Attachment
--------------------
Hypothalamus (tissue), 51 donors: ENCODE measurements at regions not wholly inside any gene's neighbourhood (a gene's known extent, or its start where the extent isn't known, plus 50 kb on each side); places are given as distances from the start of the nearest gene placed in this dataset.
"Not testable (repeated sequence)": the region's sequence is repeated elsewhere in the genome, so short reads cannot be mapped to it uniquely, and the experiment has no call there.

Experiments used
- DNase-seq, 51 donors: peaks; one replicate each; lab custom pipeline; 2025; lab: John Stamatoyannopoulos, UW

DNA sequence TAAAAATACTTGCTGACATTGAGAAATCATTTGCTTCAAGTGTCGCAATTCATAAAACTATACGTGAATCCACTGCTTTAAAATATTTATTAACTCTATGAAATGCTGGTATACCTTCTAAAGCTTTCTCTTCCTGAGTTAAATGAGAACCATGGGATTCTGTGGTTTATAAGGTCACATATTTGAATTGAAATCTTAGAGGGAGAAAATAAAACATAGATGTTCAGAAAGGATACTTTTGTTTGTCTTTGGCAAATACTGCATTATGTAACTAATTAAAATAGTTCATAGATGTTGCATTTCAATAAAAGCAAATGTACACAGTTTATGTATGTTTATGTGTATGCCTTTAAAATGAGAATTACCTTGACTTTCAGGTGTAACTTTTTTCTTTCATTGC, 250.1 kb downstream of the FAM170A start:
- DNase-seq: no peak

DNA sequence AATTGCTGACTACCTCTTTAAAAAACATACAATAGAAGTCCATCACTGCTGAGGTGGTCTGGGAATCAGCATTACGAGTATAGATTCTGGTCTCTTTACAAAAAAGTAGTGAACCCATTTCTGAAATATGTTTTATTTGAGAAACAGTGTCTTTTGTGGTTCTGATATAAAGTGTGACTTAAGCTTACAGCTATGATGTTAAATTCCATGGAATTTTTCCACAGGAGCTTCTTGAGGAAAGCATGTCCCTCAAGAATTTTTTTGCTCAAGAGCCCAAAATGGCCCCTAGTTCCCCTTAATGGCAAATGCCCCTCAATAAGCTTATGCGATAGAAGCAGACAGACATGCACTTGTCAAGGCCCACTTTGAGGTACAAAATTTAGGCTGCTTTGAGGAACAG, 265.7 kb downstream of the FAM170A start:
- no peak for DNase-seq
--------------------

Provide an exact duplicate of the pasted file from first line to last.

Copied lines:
Hypothalamus (tissue), 51 donors: ENCODE measurements at regions not wholly inside any gene's neighbourhood (a gene's known extent, or its start where the extent isn't known, plus 50 kb on each side); places are given as distances from the start of the nearest gene placed in this dataset.
"Not testable (repeated sequence)": the region's sequence is repeated elsewhere in the genome, so short reads cannot be mapped to it uniquely, and the experiment has no call there.

Experiments used
- DNase-seq, 51 donors: peaks; one replicate each; lab custom pipeline; 2025; lab: John Stamatoyannopoulos, UW

DNA sequence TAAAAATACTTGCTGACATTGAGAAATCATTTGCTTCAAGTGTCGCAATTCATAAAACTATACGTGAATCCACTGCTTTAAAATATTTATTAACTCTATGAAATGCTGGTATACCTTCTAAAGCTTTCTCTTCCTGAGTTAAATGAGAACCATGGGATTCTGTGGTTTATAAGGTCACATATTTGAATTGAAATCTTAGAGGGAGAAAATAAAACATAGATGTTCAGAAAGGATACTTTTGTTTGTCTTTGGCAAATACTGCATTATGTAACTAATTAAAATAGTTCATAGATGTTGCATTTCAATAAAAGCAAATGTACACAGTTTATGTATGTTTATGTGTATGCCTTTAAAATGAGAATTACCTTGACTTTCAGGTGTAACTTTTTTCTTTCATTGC, 250.1 kb downstream of the FAM170A start:
- DNase-seq: no peak

DNA sequence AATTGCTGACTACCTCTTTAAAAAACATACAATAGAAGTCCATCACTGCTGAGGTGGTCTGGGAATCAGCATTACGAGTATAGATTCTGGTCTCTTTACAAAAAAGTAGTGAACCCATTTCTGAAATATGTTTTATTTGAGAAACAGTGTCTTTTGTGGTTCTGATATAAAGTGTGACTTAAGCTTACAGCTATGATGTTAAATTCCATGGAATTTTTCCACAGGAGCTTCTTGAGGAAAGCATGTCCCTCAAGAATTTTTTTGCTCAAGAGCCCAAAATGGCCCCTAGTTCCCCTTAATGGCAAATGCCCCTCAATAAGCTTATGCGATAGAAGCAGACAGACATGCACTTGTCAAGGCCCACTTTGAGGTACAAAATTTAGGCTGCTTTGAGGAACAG, 265.7 kb downstream of the FAM170A start:
- no peak for DNase-seq